It was so enjoyable to be near them during this time. They had a joy at their core that this couldn’t defeat. I got there about three in the afternoon. My aunt recognized me and responded with her best voice, while holding my hand. She’s never failed to be interested in the affairs of her extended family. And now, though very weak, seemed fully aware that I had come some distance to see her and her family. We had a sit down dinner, and managed to get re-acquainted and caught up on things.
I’m never at a loss of things to talk about with this branch of the family. We share so much in common. Dewey and are both big into military history, and he puts me to shame in this area. We want to visit Omaha Beach together some day, and now maybe we are getting closer to that goal. (I think it goads him along that I’ve been there once already, and he hasn’t.)
My aunt has two children, the other being a son living in Crescent City, California. Neoma is my aunt by virtue of marrying my mother’s oldest brother, Harlo. Crescent City is where the family was raised. Melvin and his wife Kathy have two daughters (Shellee and Aimee) that still live there or close by. I’ve only ever seen Melvin two or three times, Shellee twice, and Aimee only once. But Facebook has rekindled the relationship somewhat the last few years. They all have quite the sense of humor, and you can just tell there’s shared DNA there.
Later that evening, the Skyping began. First Aimee, then Shellee, then Melvin and Kathy. Each one took time to speak (face-to-face) to their mother/grandmother, express their love, and cheer her on. And then I was able to visit with each one afterwards. It was a trying time for them unable to be present. It meant a lot to me to convey some sense of solidarity with Melvin and his family; if only to tell them that so many of the family were standing with them during this time by praying and thinking of them often.
Later that I night a spoke my last words to my aunt, only to say how much I enjoyed being there, talking to all of her beautiful family, and how wonderful I thought they all were. Her only response was in the brightening of her eyes. It was like playing cards, when you pick up a phenomenal hand and your eyes get bigger to take it all in. That’s how I can best describe it. She seemed to glow inside with a pride that a mother and grandmother cannot contain. John had long since taken their young children home for their bedtimes, and now Leslie was heading home.
I last looked in on Nona and her mother about 1.15am, then Dewey and I headed off to our beds. She passed only moments later. Out of respect, I won’t share the details of the next few hours with anyone outside our family. I only want to share with the people that read this that there were so many things to feel and experience all at once.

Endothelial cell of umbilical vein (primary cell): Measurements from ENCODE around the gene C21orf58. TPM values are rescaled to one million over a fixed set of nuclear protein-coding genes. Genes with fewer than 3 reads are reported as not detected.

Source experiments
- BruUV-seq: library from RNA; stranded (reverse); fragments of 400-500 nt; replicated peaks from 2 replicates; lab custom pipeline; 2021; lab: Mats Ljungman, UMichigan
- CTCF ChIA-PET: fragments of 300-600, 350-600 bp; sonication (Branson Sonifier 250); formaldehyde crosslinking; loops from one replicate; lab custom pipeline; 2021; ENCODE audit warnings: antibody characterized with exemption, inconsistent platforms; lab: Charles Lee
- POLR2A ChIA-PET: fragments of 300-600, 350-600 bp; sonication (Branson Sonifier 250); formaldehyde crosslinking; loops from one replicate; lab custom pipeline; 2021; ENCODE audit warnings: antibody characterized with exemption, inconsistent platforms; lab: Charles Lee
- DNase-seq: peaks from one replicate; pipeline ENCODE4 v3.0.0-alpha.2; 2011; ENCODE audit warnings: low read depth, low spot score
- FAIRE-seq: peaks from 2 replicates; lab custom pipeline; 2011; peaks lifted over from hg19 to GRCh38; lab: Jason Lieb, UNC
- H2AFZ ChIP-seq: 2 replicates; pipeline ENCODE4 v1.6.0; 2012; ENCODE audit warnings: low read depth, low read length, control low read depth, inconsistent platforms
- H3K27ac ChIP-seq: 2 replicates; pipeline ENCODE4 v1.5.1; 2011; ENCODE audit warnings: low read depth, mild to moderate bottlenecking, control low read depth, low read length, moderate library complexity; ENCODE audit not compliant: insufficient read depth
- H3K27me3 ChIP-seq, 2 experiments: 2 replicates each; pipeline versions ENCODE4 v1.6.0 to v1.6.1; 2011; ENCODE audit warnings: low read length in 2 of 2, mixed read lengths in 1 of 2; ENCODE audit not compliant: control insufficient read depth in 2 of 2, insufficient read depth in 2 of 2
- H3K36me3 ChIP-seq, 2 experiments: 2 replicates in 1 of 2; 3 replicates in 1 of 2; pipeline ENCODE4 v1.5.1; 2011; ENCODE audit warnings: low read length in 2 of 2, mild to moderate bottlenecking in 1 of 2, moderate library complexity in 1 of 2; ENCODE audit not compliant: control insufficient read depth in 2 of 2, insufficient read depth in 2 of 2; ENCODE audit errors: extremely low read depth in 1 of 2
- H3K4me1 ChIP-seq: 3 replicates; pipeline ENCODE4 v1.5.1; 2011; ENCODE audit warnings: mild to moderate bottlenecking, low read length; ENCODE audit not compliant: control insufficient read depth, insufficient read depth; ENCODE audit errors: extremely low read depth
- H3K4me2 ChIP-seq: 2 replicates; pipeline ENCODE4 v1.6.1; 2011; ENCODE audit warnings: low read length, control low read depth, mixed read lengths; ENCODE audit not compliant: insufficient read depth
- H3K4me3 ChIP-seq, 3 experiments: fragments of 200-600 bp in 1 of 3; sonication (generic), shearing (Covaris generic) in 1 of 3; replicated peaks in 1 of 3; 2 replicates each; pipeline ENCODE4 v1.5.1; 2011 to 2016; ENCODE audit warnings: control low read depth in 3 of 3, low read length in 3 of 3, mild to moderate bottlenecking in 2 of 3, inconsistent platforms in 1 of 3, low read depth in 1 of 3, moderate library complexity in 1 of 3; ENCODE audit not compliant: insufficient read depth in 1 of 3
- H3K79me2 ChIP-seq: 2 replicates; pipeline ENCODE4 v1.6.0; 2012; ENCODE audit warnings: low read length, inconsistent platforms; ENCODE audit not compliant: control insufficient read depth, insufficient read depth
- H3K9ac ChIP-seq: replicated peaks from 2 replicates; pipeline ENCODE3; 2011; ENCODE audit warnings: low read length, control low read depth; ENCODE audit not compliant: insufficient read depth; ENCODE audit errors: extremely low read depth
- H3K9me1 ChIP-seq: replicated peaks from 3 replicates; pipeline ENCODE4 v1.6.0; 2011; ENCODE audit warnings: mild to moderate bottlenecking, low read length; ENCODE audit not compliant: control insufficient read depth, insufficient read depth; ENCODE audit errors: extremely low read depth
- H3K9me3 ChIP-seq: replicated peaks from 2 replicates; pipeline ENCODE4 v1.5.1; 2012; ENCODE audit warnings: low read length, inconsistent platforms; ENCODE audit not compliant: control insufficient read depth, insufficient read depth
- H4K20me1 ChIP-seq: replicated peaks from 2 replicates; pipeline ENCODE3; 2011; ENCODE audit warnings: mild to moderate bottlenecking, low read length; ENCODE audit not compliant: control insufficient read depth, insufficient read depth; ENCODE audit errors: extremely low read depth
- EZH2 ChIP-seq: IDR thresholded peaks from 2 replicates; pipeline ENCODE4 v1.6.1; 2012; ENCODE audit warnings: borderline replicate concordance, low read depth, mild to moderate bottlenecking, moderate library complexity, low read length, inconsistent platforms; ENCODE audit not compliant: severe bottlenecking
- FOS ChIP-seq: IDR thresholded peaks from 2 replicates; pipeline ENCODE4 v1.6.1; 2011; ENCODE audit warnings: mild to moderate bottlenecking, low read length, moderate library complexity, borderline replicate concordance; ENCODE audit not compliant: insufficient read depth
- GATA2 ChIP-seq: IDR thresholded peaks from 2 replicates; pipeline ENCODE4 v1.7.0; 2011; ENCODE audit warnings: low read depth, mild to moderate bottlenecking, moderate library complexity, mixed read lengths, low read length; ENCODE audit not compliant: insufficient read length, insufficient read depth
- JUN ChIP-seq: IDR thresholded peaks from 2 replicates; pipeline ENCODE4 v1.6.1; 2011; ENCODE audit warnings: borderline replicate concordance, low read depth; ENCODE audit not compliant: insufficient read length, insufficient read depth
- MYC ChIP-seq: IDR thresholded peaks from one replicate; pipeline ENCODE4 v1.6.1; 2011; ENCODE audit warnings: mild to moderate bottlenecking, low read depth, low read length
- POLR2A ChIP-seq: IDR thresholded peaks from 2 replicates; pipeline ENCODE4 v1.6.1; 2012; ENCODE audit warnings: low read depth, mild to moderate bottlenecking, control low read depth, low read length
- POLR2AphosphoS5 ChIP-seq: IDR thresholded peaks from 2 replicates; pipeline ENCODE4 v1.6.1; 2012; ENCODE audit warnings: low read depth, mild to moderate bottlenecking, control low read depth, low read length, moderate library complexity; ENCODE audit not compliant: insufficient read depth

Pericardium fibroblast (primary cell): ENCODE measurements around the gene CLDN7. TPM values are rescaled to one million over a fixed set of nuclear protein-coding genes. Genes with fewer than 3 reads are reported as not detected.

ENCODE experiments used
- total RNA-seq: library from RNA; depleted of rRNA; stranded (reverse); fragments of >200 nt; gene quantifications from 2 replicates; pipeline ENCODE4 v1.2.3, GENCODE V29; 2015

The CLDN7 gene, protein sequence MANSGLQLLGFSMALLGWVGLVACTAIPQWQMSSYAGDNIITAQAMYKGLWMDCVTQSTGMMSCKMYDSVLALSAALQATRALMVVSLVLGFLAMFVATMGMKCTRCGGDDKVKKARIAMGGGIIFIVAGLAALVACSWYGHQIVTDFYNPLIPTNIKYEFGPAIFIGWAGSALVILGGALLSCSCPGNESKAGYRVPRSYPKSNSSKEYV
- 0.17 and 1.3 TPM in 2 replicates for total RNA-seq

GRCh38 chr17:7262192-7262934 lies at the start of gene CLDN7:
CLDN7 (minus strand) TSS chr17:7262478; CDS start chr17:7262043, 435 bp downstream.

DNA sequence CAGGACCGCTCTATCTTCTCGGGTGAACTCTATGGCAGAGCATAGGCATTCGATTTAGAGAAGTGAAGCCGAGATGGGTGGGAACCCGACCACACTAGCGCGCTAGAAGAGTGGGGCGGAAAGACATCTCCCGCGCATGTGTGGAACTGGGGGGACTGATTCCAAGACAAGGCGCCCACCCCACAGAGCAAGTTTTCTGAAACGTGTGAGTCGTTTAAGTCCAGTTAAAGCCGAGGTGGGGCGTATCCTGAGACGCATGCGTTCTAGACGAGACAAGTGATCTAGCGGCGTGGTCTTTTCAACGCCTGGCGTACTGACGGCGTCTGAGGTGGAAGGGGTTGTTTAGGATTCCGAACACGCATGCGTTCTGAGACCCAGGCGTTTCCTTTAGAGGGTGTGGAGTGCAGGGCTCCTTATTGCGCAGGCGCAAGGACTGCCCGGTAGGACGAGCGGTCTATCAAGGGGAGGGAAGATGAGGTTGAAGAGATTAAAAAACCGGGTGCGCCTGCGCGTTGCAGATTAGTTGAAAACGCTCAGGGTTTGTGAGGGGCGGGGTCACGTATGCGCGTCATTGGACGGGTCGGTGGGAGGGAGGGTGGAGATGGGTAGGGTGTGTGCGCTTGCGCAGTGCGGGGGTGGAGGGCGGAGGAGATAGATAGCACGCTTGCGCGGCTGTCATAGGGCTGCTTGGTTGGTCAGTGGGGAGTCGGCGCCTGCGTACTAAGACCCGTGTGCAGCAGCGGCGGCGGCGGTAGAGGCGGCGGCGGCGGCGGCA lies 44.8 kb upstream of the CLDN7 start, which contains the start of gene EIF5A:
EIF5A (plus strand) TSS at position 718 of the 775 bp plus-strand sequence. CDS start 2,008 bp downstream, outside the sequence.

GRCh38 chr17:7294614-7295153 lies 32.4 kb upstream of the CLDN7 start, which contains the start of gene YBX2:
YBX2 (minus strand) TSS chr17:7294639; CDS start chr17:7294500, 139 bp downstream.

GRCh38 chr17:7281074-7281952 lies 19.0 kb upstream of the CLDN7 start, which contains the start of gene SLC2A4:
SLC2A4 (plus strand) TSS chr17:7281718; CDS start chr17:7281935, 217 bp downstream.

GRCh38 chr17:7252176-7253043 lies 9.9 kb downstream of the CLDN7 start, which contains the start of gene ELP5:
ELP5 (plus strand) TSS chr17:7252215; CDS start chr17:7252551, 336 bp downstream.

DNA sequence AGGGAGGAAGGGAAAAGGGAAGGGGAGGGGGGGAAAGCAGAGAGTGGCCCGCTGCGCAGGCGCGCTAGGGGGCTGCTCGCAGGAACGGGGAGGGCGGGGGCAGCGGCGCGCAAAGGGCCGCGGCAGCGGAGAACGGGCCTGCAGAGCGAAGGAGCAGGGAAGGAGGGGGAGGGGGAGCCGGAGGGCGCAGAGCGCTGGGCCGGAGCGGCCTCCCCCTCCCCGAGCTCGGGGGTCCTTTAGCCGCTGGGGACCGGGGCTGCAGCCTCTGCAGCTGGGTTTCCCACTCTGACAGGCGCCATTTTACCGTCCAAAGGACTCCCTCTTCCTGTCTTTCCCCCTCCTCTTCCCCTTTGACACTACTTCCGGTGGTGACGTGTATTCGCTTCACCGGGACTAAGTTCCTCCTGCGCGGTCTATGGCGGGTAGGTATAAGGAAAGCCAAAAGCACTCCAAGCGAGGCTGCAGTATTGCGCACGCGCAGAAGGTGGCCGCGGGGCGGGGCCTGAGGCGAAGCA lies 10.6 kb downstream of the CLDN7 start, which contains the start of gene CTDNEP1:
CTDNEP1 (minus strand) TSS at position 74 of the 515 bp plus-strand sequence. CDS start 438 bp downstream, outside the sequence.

Watching people you love go through this process is difficult. There’s no script to follow. You can’t be sure what the next hour or moment will bring. It was the ultimate in “living in the moment.” There are a lot of tears. There aren’t magic words to speak, but there are words to speak and hugs to give. Life goes on and stops at the same time.
The poignancy of the next few hours was heavy. It was the beginning of grief. But seasoned with the comfort and joy of realizing Heaven’s gain, the love of our Savior, and the great reunion of family being gathered on the other side to welcome her. There were things to do and put into motion; but being together, close together, seemed as much instinctive than intentional. It was a painful time and dreaded time. But I observed it to be a very holy and sacred time, as well. Here was a woman who had experienced the years of the Great Depression, married a man who had fought in the Pacific in WW2, and lived to see and experience and influence so much.
I was struck by the expression that the longest of journeys begins with a first step and a first mile. Well, it ends the same way. With that last word, last breath, last blessing, or last moment before we continue our immortal existence with God. What do people feel that don’t embrace a faith that gives hope through and beyond this life? As one of my favorite authors is fond of saying, “the gospel is better than we thought.”
I often draw strength from Psalm 23. Growing up, it seemed to be sweet little verse that people memorized or read because it was the thing to do. But it means more to me with the passing of time and life experience. Each phrase seems independently directed to me at times like these. That night it would be…
“Even though I walk through the valley of the shadow of death,[c]
I will fear no evil,
for you are with me;
your rod and your staff,
they comfort me.”
There was no fear of evil that night. Just a blessed assurance that the angels of God that carried Lazarus to Himself, were in attendance and at the ready. “Your rod and your staff,…” were the tools of the shepherds trade. They managed and protected the sheep with these. I remembered how each of my own children would find safety next to me. In the same way, we find it in the awesome power of God. And that our most dread fears and uncertainties can vanish within His protection.
I left Tulsa late the next day a richer man. It was a privilege to share with my parents and daughter how things had transpired. I couldn’t contain it if I had tried. On the road to Tennessee with Laura, I appreciated the chance to share all this father-to-daughter; knowing we could very well be having similar moments in our future.
Green Eggs
Let it be known these exist and not just a figment of Dr. Seuss’s imagination. My mother-in-law (read father-in-law) keeps chickens in the backyard. They enjoy the constant supply of fresh eggs. So happens one of the hens lays green colored eggs. Normal inside. Green on the outside. They sent us back home with a carton of a few dozen “organic” eggs and eight or so green ones. We enjoyed each one.